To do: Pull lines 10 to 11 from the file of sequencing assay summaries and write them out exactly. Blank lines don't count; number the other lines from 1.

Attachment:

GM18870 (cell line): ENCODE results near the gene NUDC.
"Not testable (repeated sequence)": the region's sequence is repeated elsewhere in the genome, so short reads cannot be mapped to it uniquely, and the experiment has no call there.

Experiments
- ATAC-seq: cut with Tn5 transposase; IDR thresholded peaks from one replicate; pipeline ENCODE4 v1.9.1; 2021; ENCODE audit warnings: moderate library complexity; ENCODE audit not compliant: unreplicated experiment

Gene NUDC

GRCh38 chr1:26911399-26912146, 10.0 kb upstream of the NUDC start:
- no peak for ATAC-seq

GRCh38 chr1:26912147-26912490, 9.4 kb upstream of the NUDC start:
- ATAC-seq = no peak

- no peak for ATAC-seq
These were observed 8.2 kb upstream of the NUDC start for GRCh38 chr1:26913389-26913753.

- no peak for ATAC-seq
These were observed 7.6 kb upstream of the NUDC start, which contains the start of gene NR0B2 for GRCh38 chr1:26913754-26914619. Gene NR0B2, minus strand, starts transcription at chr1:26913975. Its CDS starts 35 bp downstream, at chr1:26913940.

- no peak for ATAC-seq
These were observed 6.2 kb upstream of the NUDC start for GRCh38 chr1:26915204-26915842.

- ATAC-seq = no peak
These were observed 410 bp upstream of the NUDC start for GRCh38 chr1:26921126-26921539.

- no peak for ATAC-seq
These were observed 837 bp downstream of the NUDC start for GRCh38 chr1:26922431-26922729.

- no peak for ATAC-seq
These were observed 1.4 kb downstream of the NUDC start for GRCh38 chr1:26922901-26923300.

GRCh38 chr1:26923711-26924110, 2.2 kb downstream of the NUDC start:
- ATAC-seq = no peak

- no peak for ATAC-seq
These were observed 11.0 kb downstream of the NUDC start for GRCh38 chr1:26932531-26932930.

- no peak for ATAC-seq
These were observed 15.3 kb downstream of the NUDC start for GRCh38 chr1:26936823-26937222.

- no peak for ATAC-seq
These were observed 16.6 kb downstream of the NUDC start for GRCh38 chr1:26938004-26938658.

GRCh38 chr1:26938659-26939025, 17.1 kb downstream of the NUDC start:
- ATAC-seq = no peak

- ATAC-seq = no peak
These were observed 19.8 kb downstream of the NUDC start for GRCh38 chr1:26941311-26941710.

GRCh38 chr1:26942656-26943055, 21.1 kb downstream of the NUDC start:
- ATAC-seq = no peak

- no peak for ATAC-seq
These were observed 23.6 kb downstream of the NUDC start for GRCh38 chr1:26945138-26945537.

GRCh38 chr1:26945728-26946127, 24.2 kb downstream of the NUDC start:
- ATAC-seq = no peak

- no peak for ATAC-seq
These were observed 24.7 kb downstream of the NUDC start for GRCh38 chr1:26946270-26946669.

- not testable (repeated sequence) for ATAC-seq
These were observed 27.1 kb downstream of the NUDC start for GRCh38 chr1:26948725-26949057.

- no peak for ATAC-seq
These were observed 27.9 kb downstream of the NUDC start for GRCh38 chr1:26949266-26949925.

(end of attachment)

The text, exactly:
- no peak for ATAC-seq
These were observed 8.2 kb upstream of the NUDC start for GRCh38 chr1:26913389-26913753.